At long last: part 1 of my four-part series Decay of the Third Kingdom is published on Warscapes. Thank you to Michael Busch for his editorial work on this series. Link is here: http://warscapes.com/reportage/decay-third-kingdom-israeli-nuclear-development-and-future-negev-desert-part-one
The first section of this retrospective essay will begin by situating Israeli nuclear development within its early historical context and national mythology. It naturally includes Israel’s public emergence as a militarized nuclear threat during the Six Day War. It will then look at Israel’s collaboration with the apartheid government of South Africa on procuring uranium, the diversion of uranium from the United States, and exchanging technological expertise with other allies. The second part of this article will look at the ongoing Israeli implementation of radioactive materials in weapons and zones attacked during military operations, including Lebanon in 2006. It will then focus on the role of secondary sources of refined uranium, like the agricultural potash industry, for the production of nuclear arms. It will also look at how the nuclear and phosphate/chemical mining industries in the Negev Desert play into Israel’s colonial project, illegal settlement of the West Bank, and persecution of Bedouin peoples in the Negev.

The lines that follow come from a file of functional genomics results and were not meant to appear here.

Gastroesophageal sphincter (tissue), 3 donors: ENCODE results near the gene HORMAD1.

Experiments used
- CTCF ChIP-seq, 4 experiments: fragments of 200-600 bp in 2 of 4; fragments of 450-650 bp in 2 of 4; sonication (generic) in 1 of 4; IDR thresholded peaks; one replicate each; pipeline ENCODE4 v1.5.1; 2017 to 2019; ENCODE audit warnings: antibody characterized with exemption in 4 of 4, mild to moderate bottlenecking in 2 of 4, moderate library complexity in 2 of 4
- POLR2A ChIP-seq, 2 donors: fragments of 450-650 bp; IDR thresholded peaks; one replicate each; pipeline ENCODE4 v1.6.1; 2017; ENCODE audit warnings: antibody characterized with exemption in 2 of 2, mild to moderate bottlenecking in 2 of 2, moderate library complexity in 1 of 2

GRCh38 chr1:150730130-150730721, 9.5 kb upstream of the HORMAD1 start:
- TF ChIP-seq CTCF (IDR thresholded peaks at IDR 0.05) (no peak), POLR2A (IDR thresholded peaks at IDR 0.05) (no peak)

Excerpt from Part 1:
Military censorship was pervasive in the formative years of Israel’s nuclear program, when journalists covering the country’s nuclear capacity were obstructed from reporting on anything relating to “security issues.” It is significant that this historic tradition of Israeli censorship, inclusive of both national and international media, has continued to evolve to this day. More recently, Israel moved to rebrand its long-standing military censorship unit, with the intention to integrate its functions within “a streamlined civilian agency.” Sima Vaknin-Gill, who took over the position of Director General of Israel’s Ministry of Strategic Affairs in 2016, intended to remake the military censorship project into a civilian institution that, in her words, would provide “guidance” to media. Under Vaknin-Gil’s direction, the ministry was reported by Electronic Intifada to be paying off editors to publish “puff pieces online and in media using deceptive methods.” This echoed similar methods employed by Strategic Affairs Minister Gilad Erdan who allegedly payed the Yedioth Ahronoth Group “to publish journalistic articles, which were then distributed by member organizations of the “Pro-Israel Network” in Israel and around the world.”